A federal judge in Illinois has awarded $240,000 to two Somalian-American Muslims who were fired for refusing to transport alcohol because of their religious beliefs.
In 2009, Star Transport fired Mahad Abass Mohamed and Abdkiarim Hassan Bulshale after the two refused to transport alcohol, stating that it violated their religious beliefs. When Star Transport filed the drivers, the company violated Title VII of the Civil Rights Act of 1964.
The EEOC sued Start Transport on behalf of the drivers.
“EEOC is proud to support the rights of workers to equal treatment in the workplace without having to sacrifice their religious beliefs or practices,” said EEOC General Counsel David Lopez. “This is fundamental to the American principles of religious freedom and tolerance.”
Judge James E. Shadid, a chief judge for the U.S. District Court of the Central District of Illinois sided with the EEOC and the drivers. The judge ordered Star Transport to pay the drivers $20,000 each in compensatory damages and $100,000 each in punitive damages. In addition, the judge awarded each approximately $1,500 in back pay.
EEOC trial attorney June Calhoun said, “This is an awesome outcome. Star Transport failed to provide any discrimination training to its human resources personnel, which led to catastrophic results for these employees. They suffered real injustice that needed to be addressed. By this verdict, the jury remedied the injustice by sending clear messages to Star Transport and other employers that they will be held accountable for their unlawful employment practices. Moreover, they signaled to Mr. Mohamed and Mr. Bulshale that religious freedom is a right for all Americans.”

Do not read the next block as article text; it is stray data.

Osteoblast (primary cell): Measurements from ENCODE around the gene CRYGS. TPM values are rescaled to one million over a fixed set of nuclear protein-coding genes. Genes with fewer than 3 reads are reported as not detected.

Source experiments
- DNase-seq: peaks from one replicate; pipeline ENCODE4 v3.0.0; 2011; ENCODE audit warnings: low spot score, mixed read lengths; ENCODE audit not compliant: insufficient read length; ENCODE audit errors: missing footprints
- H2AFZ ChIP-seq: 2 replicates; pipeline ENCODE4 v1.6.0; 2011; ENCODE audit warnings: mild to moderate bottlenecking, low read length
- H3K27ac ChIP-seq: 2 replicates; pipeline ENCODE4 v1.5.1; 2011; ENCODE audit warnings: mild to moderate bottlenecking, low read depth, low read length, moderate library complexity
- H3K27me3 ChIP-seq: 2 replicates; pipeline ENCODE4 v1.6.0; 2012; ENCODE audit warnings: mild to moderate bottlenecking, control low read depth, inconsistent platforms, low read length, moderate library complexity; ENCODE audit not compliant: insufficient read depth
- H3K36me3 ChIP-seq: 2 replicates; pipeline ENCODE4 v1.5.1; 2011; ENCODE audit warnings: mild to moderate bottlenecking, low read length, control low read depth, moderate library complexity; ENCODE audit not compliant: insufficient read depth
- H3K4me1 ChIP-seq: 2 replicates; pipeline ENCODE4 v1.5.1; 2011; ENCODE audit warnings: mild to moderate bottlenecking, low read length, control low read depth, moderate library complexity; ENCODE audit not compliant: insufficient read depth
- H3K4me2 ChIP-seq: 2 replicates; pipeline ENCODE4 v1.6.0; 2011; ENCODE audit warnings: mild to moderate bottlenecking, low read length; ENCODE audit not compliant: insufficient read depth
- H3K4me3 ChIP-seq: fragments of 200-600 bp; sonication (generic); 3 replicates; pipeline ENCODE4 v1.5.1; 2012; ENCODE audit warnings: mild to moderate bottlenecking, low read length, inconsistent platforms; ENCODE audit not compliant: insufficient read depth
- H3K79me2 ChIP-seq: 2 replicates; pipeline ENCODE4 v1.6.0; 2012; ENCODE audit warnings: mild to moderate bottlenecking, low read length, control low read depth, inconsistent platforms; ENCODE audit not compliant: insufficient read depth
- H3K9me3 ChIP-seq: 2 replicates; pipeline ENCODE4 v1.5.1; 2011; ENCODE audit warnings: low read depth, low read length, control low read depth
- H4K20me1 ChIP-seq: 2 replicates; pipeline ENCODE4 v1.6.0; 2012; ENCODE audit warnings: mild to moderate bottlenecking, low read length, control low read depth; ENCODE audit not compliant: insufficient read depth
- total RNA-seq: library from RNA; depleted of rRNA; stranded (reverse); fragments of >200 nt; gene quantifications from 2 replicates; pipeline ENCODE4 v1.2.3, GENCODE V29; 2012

EEOC Supervisory Trial Attorney Diane Smason stated, “We are pleased that the jury recognized that these – and all – employees are entitled to observe and practice their faith, no matter what that might be.”